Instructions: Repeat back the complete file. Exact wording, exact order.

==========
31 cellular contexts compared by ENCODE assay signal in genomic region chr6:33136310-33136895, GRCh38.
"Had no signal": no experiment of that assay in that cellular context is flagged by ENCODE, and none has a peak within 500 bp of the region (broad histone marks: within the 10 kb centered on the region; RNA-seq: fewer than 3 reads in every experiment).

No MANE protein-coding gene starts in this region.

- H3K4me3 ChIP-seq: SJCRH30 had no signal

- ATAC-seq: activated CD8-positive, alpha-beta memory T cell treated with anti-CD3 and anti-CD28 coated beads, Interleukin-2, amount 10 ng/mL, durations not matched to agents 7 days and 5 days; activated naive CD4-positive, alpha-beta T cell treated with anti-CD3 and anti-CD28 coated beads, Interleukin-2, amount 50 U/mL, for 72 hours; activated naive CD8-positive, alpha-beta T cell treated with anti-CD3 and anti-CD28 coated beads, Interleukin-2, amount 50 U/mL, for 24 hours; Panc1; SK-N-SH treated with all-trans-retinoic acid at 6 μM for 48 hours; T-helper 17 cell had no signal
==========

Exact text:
31 cellular contexts compared by ENCODE assay signal in genomic region chr6:33136310-33136895, GRCh38.
"Had no signal": no experiment of that assay in that cellular context is flagged by ENCODE, and none has a peak within 500 bp of the region (broad histone marks: within the 10 kb centered on the region; RNA-seq: fewer than 3 reads in every experiment).

No MANE protein-coding gene starts in this region.

- H3K4me3 ChIP-seq: SJCRH30 had no signal

- ATAC-seq: activated CD8-positive, alpha-beta memory T cell treated with anti-CD3 and anti-CD28 coated beads, Interleukin-2, amount 10 ng/mL, durations not matched to agents 7 days and 5 days; activated naive CD4-positive, alpha-beta T cell treated with anti-CD3 and anti-CD28 coated beads, Interleukin-2, amount 50 U/mL, for 72 hours; activated naive CD8-positive, alpha-beta T cell treated with anti-CD3 and anti-CD28 coated beads, Interleukin-2, amount 50 U/mL, for 24 hours; Panc1; SK-N-SH treated with all-trans-retinoic acid at 6 μM for 48 hours; T-helper 17 cell had no signal